This document will go over how to set up a local Autotest server for developing purposes.
Note that there is a script which helps to automate this process: src/third_party/autotest/files/site_utils/setup_dev_autotest.sh
You will want to do this for changes that are not easily testable in the production server. Generally this will not be needed for test development. This is if you are changing RPCs, The Scheduler, Any of the frontend GUI or common library changes.
These instructions will only work with a Debian based installation. Most likely you can use the package names to set up Autotest for Fedora/Redhat.
After installing all of the packages below you will end up with a server running MySQL, Apache, and have the supporting libraries need to bootstrap the Autotest installation.
**Be sure to remember the password you set up for the root user in Mysql (If any)
sudo apt-get install mysql-server mysql-common libapache2-mod-python python-mysqldb gnuplot apache2-mpm-prefork unzip python-imaging libpng12-dev libfreetype6-dev sqlite3 python-pysqlite2 git-core pbzip2 openjdk-6-jre openjdk-6-jdk python-crypto python-dev subversion build-essential python-setuptools
*Note you will be prompted to enter a 'root' user password for MySQL this is reserved for administering the MySQL instance itself. You should not use this for the next section but do not forget it either.
Autotest use MySQL for all of its result storing and queuing jobs for the scheduler to interface with.
Setup the Autotest MYSQL user:
*some_password can be whatever you want. Make note of it as you will need it later on.
NOTE: Do not try to make the autotest server run directly from your home directory and DO follow the "/usr/local/autotest" bind mount or checkout. Changing all the paths in the source and making it work at the same time seems downright impossible.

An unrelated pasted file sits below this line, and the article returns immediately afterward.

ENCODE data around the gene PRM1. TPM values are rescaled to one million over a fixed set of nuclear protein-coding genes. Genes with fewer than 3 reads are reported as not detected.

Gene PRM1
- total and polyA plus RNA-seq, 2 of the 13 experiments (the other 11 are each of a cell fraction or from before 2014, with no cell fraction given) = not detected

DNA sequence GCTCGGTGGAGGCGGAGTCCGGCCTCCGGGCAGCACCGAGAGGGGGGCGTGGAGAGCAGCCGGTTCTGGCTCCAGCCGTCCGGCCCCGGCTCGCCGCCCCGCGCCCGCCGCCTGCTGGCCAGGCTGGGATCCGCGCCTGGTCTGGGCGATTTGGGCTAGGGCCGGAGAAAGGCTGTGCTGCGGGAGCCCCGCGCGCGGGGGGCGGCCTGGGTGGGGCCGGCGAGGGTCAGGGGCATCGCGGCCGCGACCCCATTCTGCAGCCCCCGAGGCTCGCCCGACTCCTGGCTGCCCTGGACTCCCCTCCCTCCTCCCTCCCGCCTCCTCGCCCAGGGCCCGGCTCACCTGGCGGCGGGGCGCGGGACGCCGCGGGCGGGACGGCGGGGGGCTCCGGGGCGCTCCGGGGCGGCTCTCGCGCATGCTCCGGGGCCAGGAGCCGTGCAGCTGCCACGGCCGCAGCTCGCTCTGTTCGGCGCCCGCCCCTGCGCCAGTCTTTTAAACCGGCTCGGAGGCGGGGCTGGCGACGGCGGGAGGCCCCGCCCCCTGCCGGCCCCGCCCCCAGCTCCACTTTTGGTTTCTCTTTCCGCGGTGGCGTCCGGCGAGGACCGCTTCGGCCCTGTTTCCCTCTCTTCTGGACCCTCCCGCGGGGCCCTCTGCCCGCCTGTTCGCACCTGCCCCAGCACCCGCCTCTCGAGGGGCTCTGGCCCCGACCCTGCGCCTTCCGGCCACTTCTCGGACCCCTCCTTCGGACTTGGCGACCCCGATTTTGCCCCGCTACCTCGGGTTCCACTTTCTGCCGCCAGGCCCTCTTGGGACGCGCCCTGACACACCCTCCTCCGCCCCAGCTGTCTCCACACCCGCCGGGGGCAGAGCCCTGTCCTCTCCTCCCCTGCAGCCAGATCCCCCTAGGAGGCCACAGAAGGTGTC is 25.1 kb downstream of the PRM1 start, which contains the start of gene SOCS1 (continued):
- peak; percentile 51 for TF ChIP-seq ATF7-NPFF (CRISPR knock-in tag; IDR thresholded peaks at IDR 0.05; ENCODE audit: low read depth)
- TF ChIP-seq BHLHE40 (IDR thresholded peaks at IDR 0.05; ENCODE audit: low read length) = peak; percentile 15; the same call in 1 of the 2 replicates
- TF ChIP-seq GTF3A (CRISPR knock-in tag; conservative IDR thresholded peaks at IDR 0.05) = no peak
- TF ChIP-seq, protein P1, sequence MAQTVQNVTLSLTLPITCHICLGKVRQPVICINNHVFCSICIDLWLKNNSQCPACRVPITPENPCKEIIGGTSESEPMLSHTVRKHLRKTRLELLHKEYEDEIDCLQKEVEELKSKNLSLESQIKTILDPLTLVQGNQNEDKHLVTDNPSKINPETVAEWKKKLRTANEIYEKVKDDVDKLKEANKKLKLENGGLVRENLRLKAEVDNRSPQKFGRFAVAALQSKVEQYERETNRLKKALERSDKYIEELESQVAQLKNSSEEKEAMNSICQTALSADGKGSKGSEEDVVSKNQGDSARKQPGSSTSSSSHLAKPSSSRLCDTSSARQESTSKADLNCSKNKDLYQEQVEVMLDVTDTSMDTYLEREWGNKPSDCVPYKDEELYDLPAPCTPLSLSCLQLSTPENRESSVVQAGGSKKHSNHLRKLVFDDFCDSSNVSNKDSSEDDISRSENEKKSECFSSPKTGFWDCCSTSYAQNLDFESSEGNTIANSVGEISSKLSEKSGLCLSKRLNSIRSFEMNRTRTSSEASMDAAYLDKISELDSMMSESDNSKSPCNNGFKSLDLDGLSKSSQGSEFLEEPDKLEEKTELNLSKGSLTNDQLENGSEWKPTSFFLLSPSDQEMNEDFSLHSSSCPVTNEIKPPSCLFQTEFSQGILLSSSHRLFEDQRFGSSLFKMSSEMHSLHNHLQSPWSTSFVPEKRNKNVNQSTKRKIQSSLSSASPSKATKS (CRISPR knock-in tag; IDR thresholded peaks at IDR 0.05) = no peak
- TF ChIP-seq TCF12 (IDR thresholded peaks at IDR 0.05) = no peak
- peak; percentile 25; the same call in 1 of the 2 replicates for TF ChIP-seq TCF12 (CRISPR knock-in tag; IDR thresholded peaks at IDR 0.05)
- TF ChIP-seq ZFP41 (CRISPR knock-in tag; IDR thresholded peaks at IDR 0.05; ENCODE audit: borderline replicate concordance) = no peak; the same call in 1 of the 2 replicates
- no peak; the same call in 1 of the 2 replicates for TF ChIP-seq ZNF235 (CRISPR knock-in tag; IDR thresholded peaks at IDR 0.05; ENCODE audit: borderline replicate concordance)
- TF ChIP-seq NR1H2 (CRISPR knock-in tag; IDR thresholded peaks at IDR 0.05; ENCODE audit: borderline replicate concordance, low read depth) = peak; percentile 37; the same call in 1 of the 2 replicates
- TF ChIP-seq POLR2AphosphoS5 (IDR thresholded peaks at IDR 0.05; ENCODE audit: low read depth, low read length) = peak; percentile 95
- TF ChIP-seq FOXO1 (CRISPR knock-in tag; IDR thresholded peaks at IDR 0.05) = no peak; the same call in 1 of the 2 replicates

*Preferred way, if you have a Chromium OS checkout you should already have the Autotest soure.
If you don't have a Chromium OS checkout and just want the Autotest bits:
Edit the global_config.ini, or better yet, create a shadow configuration (place it in shadow_config.ini) to update the following areas:
# Run this as the user you want to run the Autotest server as.
If you ran the above package install command you should already have a running apache server. All we need to do is point that configuration at the Autotest configuration.
***This is the end of what is done for you by setup_dev_autotest.sh.***
Start the scheduler.
*You may want to run the scheduler in screen
The user that started the scheduler needs to have root access to the devices you are connecting to. All test images include a authorized key that developers have access to.
You can get the key from the chromiumos checkout under chromiumos/src/scripts/mod_for_test_scripts/ssh_keys/testing_rsa
If the user you are using is specifically for testing you can add this key in the default ssh key path under ~/.ssh/id_rsa and it will automatically get used when connections are tried to any computer with SSH.
If this is not an option you need to either set up an SSH agent (http://upc.lbl.gov/docs/user/sshagent.shtml) or configure your ~/.ssh/config file to use the testing_rsa key above when specific hosts are connected to.
Example host entry in ~/.ssh/config
You can test any of these set ups by trying to connect to the system as root:
To view logs of a currently running job from the AFE click on the "Debug logs" link. From there you have a few different choices, you will most likely want to look at all the logs which are all in autoserv.DEBUG. Although this file does not automatically update when viewed in your browser if you refresh your view you will see the progress of the job.
All logs from jobs run via the scheduler are stored under: /usr/local/autotest/results.
If you get 403 Forbidden when viewing the results, or if the AFE starts giving Error 500 and strugging to import code, then you either need to re-run
# Setup permissions so that Apache web user can read the proper files.
Or (recommended) edit /etc/apache2/envvars so that it reads
where <user> is what is returned by running |id -un| and <group> is the result of running |id -gn|